The online propaganda of far-right groups via social media networks and other online platforms may lead to the more rapid radicalization of individuals and groups, and incite them to commit acts of violence, German Interior Ministry said in a statement.
Right-wing extremists in Germany increasingly lean towards violence and the use of online platforms spread propaganda, the country's Interior Ministry said.
Among 24,000 far-right extremists identified by security services, more than half are violence-oriented, the ministry said in response to a parliamentary question, which was made public on Friday.
The online propaganda of far-right groups via social media networks and other online platforms may lead to the more rapid radicalization of individuals and groups, and incite them to commit acts of violence, the ministry also said.
Far-right extremists carried out some 688 violent attacks against foreigners, immigrants or political rivals last year, according to official figures.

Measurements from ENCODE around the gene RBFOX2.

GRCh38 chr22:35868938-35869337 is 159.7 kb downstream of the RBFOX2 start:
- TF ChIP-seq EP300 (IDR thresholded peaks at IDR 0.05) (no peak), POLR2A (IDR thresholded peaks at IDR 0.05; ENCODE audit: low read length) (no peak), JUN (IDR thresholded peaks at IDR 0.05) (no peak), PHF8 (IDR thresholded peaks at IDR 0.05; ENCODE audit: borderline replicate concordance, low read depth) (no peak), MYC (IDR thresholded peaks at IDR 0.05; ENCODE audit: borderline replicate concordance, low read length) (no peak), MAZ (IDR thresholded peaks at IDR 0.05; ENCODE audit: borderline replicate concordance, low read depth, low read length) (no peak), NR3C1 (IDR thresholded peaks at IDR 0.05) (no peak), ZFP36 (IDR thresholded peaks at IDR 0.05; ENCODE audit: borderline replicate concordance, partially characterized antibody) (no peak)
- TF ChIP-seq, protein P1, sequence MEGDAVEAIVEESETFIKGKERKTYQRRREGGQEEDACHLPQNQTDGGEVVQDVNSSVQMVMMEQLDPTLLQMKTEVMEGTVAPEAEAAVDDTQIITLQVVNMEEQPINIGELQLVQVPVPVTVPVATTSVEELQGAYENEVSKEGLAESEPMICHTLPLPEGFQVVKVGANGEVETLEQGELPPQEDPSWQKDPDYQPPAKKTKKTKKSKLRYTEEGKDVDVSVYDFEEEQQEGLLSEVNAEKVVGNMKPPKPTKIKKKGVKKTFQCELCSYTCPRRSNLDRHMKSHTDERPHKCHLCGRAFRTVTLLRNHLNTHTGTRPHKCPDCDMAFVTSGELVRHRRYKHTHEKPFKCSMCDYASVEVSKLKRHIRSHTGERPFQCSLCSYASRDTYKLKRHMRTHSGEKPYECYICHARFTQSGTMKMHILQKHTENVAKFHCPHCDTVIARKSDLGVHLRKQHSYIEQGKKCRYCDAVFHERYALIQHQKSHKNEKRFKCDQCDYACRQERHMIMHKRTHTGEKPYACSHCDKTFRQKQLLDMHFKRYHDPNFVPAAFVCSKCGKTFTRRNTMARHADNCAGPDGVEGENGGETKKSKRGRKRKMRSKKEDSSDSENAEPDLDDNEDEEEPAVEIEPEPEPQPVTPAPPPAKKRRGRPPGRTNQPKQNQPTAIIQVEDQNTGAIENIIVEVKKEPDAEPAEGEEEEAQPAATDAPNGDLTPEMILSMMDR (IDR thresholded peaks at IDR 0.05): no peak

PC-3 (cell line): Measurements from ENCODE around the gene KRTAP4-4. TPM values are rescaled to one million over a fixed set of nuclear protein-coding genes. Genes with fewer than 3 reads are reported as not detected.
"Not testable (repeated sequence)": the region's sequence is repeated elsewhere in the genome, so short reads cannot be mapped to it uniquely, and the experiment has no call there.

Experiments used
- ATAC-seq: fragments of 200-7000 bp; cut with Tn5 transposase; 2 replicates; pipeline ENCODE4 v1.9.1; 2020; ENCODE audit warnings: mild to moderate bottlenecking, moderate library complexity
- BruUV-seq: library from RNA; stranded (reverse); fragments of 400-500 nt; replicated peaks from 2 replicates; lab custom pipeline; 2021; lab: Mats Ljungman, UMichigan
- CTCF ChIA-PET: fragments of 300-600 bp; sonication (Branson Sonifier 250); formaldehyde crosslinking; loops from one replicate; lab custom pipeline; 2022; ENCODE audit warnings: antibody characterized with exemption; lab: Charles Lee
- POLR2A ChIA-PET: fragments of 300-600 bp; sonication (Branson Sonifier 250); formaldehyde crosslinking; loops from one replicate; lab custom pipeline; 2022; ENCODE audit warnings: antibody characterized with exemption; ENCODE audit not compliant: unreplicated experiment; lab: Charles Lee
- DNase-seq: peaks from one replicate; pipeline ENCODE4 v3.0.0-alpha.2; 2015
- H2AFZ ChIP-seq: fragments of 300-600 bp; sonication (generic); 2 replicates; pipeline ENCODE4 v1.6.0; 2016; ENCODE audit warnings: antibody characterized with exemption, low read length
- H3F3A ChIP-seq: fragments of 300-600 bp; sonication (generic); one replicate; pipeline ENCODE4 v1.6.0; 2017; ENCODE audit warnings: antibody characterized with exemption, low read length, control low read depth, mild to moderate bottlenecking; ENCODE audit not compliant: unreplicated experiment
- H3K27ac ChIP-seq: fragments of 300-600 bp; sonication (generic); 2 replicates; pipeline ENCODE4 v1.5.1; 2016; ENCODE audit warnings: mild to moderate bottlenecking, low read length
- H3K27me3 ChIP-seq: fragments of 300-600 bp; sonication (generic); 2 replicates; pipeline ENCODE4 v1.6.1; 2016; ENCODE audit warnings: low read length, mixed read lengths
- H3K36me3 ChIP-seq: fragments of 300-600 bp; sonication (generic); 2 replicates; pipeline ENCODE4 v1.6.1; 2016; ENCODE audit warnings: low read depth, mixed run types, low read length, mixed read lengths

At least 386 individuals were injured in these attacks.
Konstantin Kuhle, a liberal lawmaker from the opposition Free Democratic Party, has called on Chancellor Angela Merkel's coalition government to prepare a new security concept to prevent and counter radicalisation on the Internet.
Germany has witnessed growing xenophobia and anti-migrant hatred in recent years, triggered by far-right propaganda which have exploited fears tied to the refugee crisis and terrorism.
German opposition parties have long called on the government to take strong action against far-right propaganda, fearing further radicalization of sympathizers and a new wave of violence./aa